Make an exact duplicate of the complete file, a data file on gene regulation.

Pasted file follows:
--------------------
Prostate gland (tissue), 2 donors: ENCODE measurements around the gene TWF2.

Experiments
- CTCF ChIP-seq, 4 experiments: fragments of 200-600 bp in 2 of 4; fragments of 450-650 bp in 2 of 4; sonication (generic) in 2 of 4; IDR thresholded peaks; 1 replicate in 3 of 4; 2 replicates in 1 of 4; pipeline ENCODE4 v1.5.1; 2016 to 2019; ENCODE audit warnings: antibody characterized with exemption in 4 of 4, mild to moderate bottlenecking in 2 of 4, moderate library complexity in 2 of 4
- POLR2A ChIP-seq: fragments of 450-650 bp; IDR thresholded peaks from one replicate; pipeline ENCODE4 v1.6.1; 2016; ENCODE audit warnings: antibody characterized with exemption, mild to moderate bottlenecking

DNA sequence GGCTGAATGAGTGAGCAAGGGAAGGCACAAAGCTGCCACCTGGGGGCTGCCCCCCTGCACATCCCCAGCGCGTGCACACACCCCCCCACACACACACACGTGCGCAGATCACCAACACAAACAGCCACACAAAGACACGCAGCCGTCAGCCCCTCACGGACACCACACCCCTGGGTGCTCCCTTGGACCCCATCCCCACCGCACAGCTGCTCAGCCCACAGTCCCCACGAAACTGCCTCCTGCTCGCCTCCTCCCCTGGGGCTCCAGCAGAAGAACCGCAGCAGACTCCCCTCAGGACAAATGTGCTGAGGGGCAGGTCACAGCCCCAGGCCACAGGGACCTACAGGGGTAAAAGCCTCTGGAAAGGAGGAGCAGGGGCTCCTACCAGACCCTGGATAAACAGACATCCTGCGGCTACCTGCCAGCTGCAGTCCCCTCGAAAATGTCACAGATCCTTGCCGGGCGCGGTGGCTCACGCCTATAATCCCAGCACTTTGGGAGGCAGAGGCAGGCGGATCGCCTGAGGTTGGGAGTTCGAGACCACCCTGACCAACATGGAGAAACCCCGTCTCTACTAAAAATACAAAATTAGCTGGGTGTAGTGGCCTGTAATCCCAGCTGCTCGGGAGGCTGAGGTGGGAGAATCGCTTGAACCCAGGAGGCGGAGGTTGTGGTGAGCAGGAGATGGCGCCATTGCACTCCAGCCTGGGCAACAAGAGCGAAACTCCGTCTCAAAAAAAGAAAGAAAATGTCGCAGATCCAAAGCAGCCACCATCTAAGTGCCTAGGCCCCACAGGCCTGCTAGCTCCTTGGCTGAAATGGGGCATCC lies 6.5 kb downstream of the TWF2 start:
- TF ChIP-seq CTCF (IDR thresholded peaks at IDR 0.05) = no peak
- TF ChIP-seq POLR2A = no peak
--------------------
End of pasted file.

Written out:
Prostate gland (tissue), 2 donors: ENCODE measurements around the gene TWF2.

Experiments
- CTCF ChIP-seq, 4 experiments: fragments of 200-600 bp in 2 of 4; fragments of 450-650 bp in 2 of 4; sonication (generic) in 2 of 4; IDR thresholded peaks; 1 replicate in 3 of 4; 2 replicates in 1 of 4; pipeline ENCODE4 v1.5.1; 2016 to 2019; ENCODE audit warnings: antibody characterized with exemption in 4 of 4, mild to moderate bottlenecking in 2 of 4, moderate library complexity in 2 of 4
- POLR2A ChIP-seq: fragments of 450-650 bp; IDR thresholded peaks from one replicate; pipeline ENCODE4 v1.6.1; 2016; ENCODE audit warnings: antibody characterized with exemption, mild to moderate bottlenecking

DNA sequence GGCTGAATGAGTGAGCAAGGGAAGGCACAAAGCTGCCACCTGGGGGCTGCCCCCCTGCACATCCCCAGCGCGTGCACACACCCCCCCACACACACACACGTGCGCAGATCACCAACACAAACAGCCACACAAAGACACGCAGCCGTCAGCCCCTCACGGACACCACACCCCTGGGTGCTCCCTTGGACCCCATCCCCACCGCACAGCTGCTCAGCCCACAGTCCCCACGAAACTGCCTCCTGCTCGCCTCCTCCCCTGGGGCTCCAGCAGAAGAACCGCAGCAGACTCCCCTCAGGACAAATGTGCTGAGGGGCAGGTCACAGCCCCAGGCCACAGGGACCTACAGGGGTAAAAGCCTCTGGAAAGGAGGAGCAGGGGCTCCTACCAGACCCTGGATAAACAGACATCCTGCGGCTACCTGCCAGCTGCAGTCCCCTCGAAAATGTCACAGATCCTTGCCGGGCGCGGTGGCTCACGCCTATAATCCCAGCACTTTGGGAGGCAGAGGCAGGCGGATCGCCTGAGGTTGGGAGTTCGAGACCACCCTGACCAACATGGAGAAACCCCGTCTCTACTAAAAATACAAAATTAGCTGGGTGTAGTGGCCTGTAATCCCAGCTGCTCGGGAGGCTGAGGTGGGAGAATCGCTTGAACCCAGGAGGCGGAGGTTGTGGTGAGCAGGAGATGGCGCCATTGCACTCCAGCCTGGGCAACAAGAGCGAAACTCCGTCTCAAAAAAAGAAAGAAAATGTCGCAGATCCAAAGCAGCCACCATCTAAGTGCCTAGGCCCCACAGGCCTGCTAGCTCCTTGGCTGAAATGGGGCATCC lies 6.5 kb downstream of the TWF2 start:
- TF ChIP-seq CTCF (IDR thresholded peaks at IDR 0.05) = no peak
- TF ChIP-seq POLR2A = no peak